Healthy Eating Tips

What an Internal Medicine Doctor Eats Every Day for Optimal Mood Balance and Mental Health

Photo: Stocksy/Boris Jovanovic
As our summer Fridays are all dried up and we’re preparing for busier-than-ever holiday months along with a drop in temperatures, it’s as important as ever to prioritize our mental health. Seasonal Affective Disorder (SAD) is estimated to impact 10 million Americans each year, and there's no denying that the hustle of the back-to-school season—or, you know, simply reading the news—can take a toll on one's mood and stress levels.

To help us feel our best at all times of year, we asked Austin Perlmutter, MD, an internal medicine doctor, author, and senior director of science and clinical innovation at Big Bold Health to share with us his favorite mood-boosting meals for keeping his mental health and stress levels in check.

The mood-boosting meals an internal medicine doctor eats on the reg

Breakfast time means plenty of healthy fats and protein

Dr. Perlmutter typically starts his day between 6 a.m. and 6:30 a.m., but his breakfast doesn’t usually take place until after 11, which he says is best for maintaining his own energy levels and focus (in addition to giving his appetite sufficient time to wake up). “My favorite way to eat breakfast is by combining a few of nutrient-rich foods with an emphasis on eggs, olive oil, and colorful vegetables like kale, spinach, and red onions,” Dr. Perlmutter says. “Having high-quality sources of fat and protein helps keep me full and my energy levels stable.”

However, Dr. Perlmutter doesn't always have the time to make a delicious frittata or omelet (we can relate). So on an extra busy workday, he likes to rely on plant-based protein shakes, like HTB Rejuvenate Superfood Advanced Protein Shake Mix. "It tastes delicious without any added sugar and offers a wide spectrum of nutrients to keep my immunity strong and promote full-body wellness," he says.

Brain-boosting snacks

Since our expert typically eats breakfast between 11 a.m. and 1 p.m., he likes to keep several brain-boosting snacks on hand at all times, especially if he’s traveling, lecturing, or sneaking out for a beautiful afternoon hike. Dr. Perlmutter says that having smart snacks nearby will keep him from reaching for whatever's available in the airport or university lecture hall vending machine.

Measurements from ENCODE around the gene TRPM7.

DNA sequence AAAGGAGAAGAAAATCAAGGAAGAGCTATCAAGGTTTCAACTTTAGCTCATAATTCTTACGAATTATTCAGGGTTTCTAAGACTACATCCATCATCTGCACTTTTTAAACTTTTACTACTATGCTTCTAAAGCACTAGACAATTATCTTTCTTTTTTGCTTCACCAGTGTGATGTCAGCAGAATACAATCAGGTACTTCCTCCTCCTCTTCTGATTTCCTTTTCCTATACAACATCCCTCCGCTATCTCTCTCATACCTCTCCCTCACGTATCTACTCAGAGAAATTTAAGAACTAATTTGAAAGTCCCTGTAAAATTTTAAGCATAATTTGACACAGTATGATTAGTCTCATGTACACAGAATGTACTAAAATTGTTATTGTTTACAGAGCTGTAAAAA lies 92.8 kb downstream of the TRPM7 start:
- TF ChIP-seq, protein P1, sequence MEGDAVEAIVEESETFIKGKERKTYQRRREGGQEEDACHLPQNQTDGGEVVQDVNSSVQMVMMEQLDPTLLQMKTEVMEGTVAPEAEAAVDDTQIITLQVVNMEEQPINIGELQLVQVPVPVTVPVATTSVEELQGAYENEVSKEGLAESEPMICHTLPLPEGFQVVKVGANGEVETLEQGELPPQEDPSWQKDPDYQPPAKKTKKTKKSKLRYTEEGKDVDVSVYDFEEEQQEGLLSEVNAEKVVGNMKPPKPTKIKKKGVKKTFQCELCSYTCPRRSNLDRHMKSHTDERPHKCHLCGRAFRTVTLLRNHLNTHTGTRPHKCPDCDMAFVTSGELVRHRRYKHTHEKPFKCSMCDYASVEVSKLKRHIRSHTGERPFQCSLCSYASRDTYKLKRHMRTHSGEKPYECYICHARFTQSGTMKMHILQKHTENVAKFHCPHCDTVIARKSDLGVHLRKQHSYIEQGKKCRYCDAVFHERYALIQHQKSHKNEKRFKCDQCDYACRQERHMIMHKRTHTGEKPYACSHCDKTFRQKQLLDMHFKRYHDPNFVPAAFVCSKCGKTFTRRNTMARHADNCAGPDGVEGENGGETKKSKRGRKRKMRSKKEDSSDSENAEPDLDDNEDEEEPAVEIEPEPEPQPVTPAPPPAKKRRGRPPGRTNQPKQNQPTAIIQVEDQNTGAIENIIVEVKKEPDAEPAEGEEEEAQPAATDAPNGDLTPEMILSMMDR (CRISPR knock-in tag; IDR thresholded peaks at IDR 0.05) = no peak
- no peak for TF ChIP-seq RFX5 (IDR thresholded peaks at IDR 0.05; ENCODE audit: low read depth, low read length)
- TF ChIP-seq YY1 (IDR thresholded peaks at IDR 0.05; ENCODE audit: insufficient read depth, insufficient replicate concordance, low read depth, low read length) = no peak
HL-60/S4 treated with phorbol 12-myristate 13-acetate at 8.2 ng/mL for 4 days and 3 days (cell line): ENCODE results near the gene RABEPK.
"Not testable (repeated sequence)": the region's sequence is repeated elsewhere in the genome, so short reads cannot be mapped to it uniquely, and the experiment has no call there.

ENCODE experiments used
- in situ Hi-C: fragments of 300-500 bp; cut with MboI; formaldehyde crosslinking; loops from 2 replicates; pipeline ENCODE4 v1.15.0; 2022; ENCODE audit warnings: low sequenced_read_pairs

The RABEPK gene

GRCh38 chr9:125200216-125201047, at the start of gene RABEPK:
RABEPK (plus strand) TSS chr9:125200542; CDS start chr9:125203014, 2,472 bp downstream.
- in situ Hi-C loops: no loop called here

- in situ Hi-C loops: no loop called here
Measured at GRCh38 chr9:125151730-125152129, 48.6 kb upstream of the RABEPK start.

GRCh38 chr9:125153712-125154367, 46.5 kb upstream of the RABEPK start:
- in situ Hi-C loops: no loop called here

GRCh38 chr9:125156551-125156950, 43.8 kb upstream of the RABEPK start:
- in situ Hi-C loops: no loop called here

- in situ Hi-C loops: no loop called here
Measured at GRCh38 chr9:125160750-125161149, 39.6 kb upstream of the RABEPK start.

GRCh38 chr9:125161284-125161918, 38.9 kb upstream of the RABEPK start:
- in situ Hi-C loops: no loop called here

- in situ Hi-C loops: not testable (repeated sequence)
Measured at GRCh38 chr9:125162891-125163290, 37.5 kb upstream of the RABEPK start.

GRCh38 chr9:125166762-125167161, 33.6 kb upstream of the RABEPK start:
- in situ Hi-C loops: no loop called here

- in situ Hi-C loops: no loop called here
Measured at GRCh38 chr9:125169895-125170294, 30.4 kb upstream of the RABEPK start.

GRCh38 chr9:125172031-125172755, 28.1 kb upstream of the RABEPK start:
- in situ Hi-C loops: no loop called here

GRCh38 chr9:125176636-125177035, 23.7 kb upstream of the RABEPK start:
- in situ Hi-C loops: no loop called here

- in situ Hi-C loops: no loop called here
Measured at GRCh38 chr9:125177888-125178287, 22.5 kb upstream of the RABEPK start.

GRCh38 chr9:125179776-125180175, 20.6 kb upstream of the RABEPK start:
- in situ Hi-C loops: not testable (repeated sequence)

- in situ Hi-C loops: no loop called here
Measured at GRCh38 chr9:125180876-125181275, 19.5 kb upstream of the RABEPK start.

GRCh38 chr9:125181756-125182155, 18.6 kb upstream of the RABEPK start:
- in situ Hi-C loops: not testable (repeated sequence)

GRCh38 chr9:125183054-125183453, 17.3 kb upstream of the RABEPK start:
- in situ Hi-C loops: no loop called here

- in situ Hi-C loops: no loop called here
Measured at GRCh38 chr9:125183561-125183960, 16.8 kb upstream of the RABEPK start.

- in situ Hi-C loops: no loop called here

“My go-to brain-boosting snacks are walnuts, almonds, blueberries or goji berries if they need to keep longer, at least 70 percent dark chocolate, and small tins of fish like sardines or mackerel,” says Dr. Perlmutter. “I also often have single-use nut butter packets on hand, too, but I try to save those for when things get more dire.”

His favorite snacks have us dreaming up the ultimate brain-boosting trail mix that combines nuts, berries, and dark chocolate for a satisfying sweet and salty treat for any time of day. Be sure to keep your eyes out for dried fruit without added sugars to get the most benefit from this tasty treat.

A colorful dinner plate

“The core tenets of my dinnertime planning include incorporating a diversity of nutrients. For instance, I love to combine a high-quality protein with a colorful vegetable for fiber, and of course, I try to always prioritize cooking something that my partner is excited about eating,” says Dr. Perlmutter.

One of his favorite go-to meals is roasted wild salmon (he says buying it frozen in bulk will save you big), a giant salad with fresh-from-the-garden tomatoes, and a grain with a lower-glycemic impact like quinoa, which he likes to cook in the Instant Pot for speedy results. This is a meal that can easily come together in 20 minutes and requires little prep work while offering a hefty dose of omega-3 fats, fiber, protein, and antioxidants.

Naturally sweet treats

Dr. Perlmutter likes to wind down dinnertime with a piece of dark chocolate, preferably with 70 percent or more cacao to reap the full antioxidant and brain health benefits, or if he’s still hungry from an active day, the doc will whip up his favorite chia pudding recipe topped with cacao nibs, berries, and nuts or coconut.

“Generally speaking, I think most people—and our brains—benefit from avoiding foods with added sugar,” says Dr. Perlmutter. “Whether it’s agave, high-fructose corn syrup, or cane sugar, modern day humans eat way more added sugar than our bodies can handle. If I’m looking for something sweet, I usually turn to natural fruits, especially polyphenol-rich, relatively low sugar fruits like blueberries and raspberries. Dark chocolate is again a mainstay in my toolkit here.”

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